Speaking of education, Nevada recently had the unfortunate distinction of being named the worst in the country based on ACT scores, with only about 10 percent of students being college-ready. Johnson is a proponent of school choice and letting Nevada make the decisions for its schools.

As far as those with college aspirations, Team Gov has an approach as well. “I think the highly-expensive, four-year, Ivy-clad bricks-and-mortar education may be a thing of the past before too long,” says Weld. “I think online education is a way to reach a lot of people who can’t afford to take six months or two years off to go to get their associate’s degree, so I think government support of online education would be good, government-supported partnerships between colleges and employers… There are other partnerships with universities where the government will sponsor your kids and have no student debt if they agree to work in the public sector for three years. There are other things that can be done to just make sure jobs are available. Working your way through college used to be a very common proposition and there’s no shame in that either. It’s a multi-faceted approach.”

“I think it’s important to point out the reason for the student debt crisis,” adds Johnson. “The reason for the high cost of college tuition is government-guaranteed student loans. Government is interfering in the marketplace, there’s a skewed supply and demand because of guaranteed government student loans, but I think we’re both open to legislation that might cap interest rates. I think students have been sold a bill of goods and if we can bailout Wall Street, I think we can do something for students.”

Johnson looks toward the sharing economy as the way of the future, i.e. through companies like Airbnb or Uber and Lyft. “Eliminating the middle man, allowing for you to provide your goods, your services directly to the end user and the end user pays less money, you make more money, that’s the model of the future.” He adds, “Here in Las Vegas there has to be all sorts of opportunity to rent your place out to make some extra money.”

Money is definitely one area where Governors Johnson and Weld have a proven track record. “Neither of us serving full terms as governor, in each of our respective states, raised taxes one penny between us, not one penny,” says Johnson. “Count on us to support lower taxes, to support simplifying taxes.” Johnson promises that he and Weld would submit a balanced budget to Congress in the first 100 days. “If we don’t balance the budget, we’re not going to be a country going forward. Our kids, our grandkids, ourselves, we’re going to suffer the consequences of what is going to be runaway inflation to go along with the fact that we continue to print more money to pay for what it is that we’re doing.”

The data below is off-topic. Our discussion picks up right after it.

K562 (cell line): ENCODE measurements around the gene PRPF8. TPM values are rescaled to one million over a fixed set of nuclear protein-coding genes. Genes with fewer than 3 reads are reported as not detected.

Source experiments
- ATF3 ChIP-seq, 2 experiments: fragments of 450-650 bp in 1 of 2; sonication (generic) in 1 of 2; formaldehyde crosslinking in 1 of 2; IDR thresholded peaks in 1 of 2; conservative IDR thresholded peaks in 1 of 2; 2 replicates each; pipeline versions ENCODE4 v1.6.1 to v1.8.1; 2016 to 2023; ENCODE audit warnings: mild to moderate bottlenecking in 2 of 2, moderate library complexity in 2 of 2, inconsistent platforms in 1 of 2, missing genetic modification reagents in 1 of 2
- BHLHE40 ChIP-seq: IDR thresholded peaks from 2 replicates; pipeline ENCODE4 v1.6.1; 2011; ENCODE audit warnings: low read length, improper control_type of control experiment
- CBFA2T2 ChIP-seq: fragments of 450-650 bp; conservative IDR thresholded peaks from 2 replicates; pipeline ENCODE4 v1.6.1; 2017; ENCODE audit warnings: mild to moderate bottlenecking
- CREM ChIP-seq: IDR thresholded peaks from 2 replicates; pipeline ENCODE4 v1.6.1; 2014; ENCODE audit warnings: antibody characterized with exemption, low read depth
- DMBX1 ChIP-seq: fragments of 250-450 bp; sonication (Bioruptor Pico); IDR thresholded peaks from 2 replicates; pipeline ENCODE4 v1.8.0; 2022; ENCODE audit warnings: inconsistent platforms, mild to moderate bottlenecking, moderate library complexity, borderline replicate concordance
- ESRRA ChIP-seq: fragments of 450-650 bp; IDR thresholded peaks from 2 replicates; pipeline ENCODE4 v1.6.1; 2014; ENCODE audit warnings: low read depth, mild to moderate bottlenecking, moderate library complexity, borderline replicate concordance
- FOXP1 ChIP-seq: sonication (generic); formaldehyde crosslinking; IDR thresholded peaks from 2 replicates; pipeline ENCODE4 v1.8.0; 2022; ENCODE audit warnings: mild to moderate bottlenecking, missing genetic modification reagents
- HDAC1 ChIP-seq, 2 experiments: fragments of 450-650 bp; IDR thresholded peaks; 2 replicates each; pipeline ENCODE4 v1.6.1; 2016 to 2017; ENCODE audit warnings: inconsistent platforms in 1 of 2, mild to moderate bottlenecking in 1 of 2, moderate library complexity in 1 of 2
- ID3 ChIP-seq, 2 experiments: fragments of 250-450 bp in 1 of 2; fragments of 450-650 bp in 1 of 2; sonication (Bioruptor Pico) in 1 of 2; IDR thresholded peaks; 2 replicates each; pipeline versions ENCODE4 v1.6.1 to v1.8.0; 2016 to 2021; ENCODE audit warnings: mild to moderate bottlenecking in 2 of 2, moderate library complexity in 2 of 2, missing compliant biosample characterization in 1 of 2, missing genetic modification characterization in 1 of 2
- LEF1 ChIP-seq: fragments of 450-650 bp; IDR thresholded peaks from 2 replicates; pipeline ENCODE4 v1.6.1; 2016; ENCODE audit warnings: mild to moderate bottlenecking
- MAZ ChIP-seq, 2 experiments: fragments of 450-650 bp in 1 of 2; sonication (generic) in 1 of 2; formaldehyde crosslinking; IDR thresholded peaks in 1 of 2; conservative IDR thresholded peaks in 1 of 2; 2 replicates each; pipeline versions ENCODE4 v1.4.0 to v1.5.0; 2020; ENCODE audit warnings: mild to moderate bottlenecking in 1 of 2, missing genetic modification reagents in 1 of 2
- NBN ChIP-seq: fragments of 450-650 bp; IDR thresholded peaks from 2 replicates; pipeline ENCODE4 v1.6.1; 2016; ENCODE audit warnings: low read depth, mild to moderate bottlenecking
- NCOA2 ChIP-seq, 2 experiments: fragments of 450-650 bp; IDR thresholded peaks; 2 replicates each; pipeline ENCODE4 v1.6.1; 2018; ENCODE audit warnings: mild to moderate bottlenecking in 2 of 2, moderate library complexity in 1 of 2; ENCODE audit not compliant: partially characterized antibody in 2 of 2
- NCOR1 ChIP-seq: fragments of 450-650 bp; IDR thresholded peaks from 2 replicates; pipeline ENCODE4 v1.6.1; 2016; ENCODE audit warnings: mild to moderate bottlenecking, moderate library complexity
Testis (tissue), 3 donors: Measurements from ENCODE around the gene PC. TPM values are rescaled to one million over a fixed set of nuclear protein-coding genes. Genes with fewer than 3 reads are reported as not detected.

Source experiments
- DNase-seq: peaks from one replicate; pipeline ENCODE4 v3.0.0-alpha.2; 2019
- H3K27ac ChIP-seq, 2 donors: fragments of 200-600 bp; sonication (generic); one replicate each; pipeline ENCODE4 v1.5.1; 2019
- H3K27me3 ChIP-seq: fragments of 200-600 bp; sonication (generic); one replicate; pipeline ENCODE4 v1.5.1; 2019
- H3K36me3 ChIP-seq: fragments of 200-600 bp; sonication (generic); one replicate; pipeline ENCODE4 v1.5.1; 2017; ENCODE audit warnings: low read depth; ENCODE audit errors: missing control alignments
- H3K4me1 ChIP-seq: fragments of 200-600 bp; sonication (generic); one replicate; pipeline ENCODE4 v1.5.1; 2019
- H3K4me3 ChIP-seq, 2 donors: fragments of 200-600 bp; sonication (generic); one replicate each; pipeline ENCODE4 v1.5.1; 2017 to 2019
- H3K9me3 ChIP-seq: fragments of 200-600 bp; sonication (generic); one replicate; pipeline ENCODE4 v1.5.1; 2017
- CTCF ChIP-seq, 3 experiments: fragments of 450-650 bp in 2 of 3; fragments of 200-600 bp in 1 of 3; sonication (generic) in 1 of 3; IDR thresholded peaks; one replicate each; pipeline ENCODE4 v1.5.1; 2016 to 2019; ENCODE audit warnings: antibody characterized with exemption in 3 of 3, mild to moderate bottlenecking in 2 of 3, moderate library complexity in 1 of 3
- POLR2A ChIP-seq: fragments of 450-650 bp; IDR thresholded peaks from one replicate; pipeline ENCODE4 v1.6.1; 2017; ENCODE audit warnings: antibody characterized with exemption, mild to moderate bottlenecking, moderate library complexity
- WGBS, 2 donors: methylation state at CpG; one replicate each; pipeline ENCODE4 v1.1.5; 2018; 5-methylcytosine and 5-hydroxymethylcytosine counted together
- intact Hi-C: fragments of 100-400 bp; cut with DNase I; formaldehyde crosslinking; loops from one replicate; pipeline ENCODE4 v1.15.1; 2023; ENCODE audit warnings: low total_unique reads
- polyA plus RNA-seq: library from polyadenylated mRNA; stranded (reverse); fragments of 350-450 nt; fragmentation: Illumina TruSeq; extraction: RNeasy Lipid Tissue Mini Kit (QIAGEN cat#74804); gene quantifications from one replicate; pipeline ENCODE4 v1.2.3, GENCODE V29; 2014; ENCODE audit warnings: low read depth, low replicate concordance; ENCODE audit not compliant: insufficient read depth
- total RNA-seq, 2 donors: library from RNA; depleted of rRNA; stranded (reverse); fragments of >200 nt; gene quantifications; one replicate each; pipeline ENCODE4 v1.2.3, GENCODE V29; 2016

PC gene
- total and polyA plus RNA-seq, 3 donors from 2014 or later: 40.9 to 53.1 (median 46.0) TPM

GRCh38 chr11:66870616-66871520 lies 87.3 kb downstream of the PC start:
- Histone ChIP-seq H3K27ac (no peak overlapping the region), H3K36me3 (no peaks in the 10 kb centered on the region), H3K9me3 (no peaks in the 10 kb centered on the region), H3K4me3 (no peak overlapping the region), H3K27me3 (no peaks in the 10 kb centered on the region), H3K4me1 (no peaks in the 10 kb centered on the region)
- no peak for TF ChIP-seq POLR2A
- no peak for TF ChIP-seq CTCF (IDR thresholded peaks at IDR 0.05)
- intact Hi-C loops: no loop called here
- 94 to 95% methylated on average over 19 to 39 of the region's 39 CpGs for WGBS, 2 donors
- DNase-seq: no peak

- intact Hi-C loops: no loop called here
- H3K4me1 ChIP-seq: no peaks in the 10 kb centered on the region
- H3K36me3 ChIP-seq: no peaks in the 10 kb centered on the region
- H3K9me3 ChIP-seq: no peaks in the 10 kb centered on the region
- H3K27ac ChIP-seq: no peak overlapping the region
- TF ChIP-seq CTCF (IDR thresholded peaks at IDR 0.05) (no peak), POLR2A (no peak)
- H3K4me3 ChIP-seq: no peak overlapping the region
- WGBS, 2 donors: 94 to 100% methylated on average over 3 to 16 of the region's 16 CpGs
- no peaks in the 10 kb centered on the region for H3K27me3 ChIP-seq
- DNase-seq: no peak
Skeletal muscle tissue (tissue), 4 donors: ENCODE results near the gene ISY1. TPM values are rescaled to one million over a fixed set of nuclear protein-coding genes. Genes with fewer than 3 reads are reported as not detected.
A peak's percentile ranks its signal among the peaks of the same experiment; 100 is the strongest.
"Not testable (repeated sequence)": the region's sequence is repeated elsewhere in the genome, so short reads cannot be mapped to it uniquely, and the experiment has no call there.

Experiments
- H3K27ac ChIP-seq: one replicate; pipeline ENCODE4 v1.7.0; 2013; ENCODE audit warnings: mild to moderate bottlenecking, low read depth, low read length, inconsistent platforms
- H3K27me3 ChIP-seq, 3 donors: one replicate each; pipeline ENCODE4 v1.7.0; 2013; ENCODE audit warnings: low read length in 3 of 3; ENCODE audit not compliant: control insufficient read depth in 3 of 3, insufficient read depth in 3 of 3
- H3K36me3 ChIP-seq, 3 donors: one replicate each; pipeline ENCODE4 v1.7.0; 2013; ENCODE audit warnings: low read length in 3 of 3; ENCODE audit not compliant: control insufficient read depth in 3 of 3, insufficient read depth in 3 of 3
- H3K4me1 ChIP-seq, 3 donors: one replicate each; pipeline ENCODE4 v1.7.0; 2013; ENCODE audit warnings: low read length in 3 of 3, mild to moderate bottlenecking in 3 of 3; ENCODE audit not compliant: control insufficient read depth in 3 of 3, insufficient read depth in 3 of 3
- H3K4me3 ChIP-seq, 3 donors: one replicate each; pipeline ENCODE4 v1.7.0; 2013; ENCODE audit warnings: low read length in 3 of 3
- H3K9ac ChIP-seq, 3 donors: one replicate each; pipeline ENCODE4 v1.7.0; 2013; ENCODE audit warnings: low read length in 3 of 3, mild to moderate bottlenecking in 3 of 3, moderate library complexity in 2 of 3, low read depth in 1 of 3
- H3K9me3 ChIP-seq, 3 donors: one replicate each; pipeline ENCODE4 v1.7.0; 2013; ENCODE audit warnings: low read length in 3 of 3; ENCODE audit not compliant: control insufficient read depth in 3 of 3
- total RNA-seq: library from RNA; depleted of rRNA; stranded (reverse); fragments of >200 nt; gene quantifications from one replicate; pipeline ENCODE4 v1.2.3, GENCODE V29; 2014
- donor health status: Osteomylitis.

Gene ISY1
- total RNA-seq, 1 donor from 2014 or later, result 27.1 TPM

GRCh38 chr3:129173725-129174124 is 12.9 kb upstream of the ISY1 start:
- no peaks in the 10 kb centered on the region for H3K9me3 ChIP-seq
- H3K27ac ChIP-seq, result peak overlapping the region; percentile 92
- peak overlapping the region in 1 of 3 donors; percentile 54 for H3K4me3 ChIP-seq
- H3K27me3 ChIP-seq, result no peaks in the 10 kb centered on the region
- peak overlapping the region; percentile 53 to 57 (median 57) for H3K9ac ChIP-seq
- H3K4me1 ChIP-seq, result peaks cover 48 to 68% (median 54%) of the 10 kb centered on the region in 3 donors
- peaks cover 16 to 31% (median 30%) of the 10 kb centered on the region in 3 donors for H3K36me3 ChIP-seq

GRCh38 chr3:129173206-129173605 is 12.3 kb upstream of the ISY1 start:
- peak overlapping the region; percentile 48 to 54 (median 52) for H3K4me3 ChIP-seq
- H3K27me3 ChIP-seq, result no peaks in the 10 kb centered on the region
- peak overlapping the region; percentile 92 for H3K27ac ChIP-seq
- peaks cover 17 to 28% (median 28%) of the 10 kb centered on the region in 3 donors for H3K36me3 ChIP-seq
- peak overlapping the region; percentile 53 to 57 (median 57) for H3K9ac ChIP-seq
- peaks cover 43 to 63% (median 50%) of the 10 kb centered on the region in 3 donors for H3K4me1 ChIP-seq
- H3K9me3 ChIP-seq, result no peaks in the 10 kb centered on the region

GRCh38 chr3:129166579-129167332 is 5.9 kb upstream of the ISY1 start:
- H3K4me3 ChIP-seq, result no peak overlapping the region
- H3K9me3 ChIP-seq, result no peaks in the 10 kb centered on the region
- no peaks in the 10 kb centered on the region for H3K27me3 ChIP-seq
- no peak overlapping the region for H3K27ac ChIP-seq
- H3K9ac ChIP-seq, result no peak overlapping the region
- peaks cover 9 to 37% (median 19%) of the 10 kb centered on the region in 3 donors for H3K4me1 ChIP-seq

In an election year filled with drama, scandal, conspiracy theories, divisiveness, and dissatisfaction with two-party options, many are looking for a different option and as he says in his commercials: “Just Google ‘Gary Johnson’ and find out.”

As far as critics who caution voting for a third party candidate in a swing state like Nevada is essentially a vote for Clinton or Trump (depending on the leaning of the outlet) or just wasted altogether, Johnson presents an alternate point. “What I would say is a wasted vote is voting for somebody you don’t believe in,” he says. “Come election time, I think there’s going to be a lot of conjecture over, ‘Are you going to waste your vote on either Hillary or Trump?’” Adds Weld, “If you believe in us, don’t waste your vote elsewhere.”

Originally published in Elevate.